Title VII of the Civil Rights Act of 1964, 78 Stat. 253, as amended, prohibits two categories of employment practices. These two proscriptions, often referred to as the “disparate treatment” (or “intentional discrimination”) provision and the “disparate impact” provision, are the only causes of action under Title VII. Title VII prevents discrimination based on race, color, religion, sex, or national origin; or classification of employees or applicants for employment in any way which would tend to deprive any individual of employment opportunities or otherwise adversely affect employment.
Respondent (Abercrombie) refused to hire Samantha Elauf, a practicing Muslim, because the headscarf that she wore pursuant to her religious obligations conflicted with Abercrombie's employee dress policy. The Equal Employment Opportunity Commission (EEOC) filed suit on Elauf's behalf, alleging a violation of Title VII of the Civil Rights Act of 1964, which, inter alia, prohibits a prospective employer from refusing to hire an applicant because of the applicant's religious practice when the practice could be accommodated without undue hardship. The EEOC prevailed in the District Court, but the Tenth Circuit reversed, awarding Abercrombie summary judgment on the ground that failure-to-accommodate liability attaches only when the applicant provides the employer with actual knowledge of his need for an accommodation. The Supreme Court reversed judgment.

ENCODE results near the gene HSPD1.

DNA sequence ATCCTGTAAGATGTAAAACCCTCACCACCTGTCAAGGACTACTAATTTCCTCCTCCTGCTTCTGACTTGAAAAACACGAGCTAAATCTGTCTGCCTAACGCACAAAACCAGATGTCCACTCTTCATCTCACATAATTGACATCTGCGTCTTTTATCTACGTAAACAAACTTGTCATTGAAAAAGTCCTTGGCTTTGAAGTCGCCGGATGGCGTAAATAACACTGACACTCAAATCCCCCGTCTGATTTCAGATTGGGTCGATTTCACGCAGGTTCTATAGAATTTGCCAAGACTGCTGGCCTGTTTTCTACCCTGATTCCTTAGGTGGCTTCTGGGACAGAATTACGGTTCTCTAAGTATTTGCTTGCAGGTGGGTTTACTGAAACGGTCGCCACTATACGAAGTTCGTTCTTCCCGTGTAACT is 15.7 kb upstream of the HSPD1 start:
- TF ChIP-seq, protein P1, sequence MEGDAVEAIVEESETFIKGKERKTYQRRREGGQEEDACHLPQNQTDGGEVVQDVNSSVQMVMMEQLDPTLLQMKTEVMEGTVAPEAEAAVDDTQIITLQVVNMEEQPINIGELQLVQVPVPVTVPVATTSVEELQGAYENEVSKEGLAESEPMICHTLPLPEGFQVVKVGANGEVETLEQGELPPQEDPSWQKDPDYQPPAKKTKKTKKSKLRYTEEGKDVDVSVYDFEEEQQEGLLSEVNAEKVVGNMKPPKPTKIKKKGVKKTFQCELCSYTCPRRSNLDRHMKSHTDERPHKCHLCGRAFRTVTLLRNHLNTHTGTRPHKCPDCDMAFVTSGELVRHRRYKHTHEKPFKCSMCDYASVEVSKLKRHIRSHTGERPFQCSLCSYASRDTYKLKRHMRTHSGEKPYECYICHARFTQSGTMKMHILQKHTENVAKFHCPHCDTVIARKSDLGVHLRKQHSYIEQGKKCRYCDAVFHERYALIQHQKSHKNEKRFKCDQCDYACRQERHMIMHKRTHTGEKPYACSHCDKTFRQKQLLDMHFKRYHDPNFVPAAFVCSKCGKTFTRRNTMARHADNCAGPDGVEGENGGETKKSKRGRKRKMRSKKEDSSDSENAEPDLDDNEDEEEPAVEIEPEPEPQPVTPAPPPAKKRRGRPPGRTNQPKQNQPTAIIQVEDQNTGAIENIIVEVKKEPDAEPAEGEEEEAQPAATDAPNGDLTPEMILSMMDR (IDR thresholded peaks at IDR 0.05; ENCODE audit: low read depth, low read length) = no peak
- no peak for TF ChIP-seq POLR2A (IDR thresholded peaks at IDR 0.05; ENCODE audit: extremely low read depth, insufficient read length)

In order for an unlawful practice claim to prosper, is it sufficient for a rejected job applicant to show only that need for religious accommodation was a motivating factor in employer's decision, not that employer had knowledge of that need?
It was not necessary to show that the employer had actual knowledge of the applicant's need for an accommodation in order to establish disparate treatment under 42 U.S.C.S. § 2000e-2(a)(1). Instead, it was only necessary to show that the applicant's need for an accommodation was a motivating factor in the employer's decision; -A claim based on failure to accommodate a religious practice did not have to be raised as a disparate impact claim rather than a disparate treatment claim, as religious practice was a protected characteristic that could not be accorded disparate treatment.